Almost a year ago, on the day of the Tokyo Olympics, Tobi Amusan finished the women’s 100m hurdles medal race with perhaps the worst place you can finish in a major athletics event: fourth.
On Sunday, during the last session of the 2022 World Championships in Athletics, Amusan, the Nigerian who was the NCAA champion in Texas-El Paso, had the evening of her life.
Running the first of three semi-final heats, Amusan stunned the crowd and track fans with a time of 12.12 seconds, beating the world record of 12.20 set by American Kendra Harrison in 2016.
The final took place less than two hours later, and although the world record was great, Amusan and seven other women in the hurdles final were to win the gold.
If Amusan was overwhelmed or mentally consumed by her sensational semi-final, you can’t really tell in the final. Coming very close to American Alia Armstrong and Jamaican Brittany Anderson over the first four hurdles, Amusan pulled away after the fifth to maintain the lead in winning the World Championship.
Her time of 12.06 seconds was another incredible mark, but since the anemometer read +2.5 meters per second during the race, this would not count as an official world record; only wind readings of +2.0 or below are official.
Amusan is the first Nigerian man or woman to win world championship gold.
The silver and bronze medals were decided in thousandths of a second, with Anderson holding onto the silver medal with a score of 12.224, while Puerto Rican Jasmine Camacho-Quinn, the gold medalist in Tokyo, won the bronze with a score of 12.229.
When she crossed the line in the semi-finals, Amusan couldn’t seem to believe what she saw on the giant clock by the track, frozen at 12:12. Her arms were spread wide and her mouth parted. Seconds later, she started screaming and hugged Jamaican Danielle Williams.
The three semi-races were brilliant across the board. Of the 24 women who competed, there were four national records and seven other women set lifetime bests in addition to Amusan’s world record.
While the United States was stripped of medals in the 100m hurdles, the Americans were not eliminated that evening.
Ating Mu, a 20-year-old native of New Jersey, became the first American to win gold at the World Championships in the 800 meters, overtaking Britain’s Keely Hodgkinson. Mu’s time was 1:56.30 to 1:56.38 for Hodgkinson. Mary Moraa of Kenya won bronze in 1:56.71.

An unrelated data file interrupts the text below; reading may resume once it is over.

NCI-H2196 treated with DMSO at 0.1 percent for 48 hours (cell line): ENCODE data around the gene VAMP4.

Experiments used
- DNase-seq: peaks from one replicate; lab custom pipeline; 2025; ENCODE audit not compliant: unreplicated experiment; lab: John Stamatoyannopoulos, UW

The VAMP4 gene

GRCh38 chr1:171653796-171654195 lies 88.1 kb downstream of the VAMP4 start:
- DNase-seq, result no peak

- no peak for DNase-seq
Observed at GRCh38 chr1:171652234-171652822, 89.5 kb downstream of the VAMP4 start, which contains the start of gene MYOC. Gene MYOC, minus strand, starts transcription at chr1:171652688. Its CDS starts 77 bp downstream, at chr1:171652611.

Mu was a gold medalist at last year’s Summer Olympics.
The US won the last two races of the competition, the men’s and women’s 4x400m relay. The men – Elijah Godwin, Michael Norman, Bryce Deadmon and Champion Allison – took over in 2:56.17, one of the fastest times in history.
Among women, Talitha Diggs, Abby Steiner, Delilah Muhammad and Sydney McLaughlin won gold in a time of 3:17.79, also one of the fastest times ever. McLaughlin’s anchor leg lasted an unrealistic 47.91 seconds, even if it wasn’t actually pushed; The USA won by almost 3 full seconds.
As she competed in Saturday’s preliminary round, legend Allison Felix will also take the gold medal, earning her 20 World Championship medals in her career.
Even though the women’s relay was the last running event, the men’s pole vault is not over yet. Mondo Duplantis, the Louisiana prodigy who competes for his mother’s home country of Sweden, has already won the gold medal, but set the bar at 6.21 meters (20 ft 4.5 in), which would raise the world record he held for more than two years.
Duplantis didn’t make it on his first try, but on his second he flew over the bar with ample margin, causing cheers from the crowd, and the young superstar jumped off the mats, missed a few steps onto the track, and then did a front flip.
With three gold medals on Sunday night, as well as a pole vault silver from Christopher Nielsen and a decathlon bronze from Zak Zimek, the United States finished the World Championships with 33 medals, the most by a single country in the competition’s nearly 40-year history.
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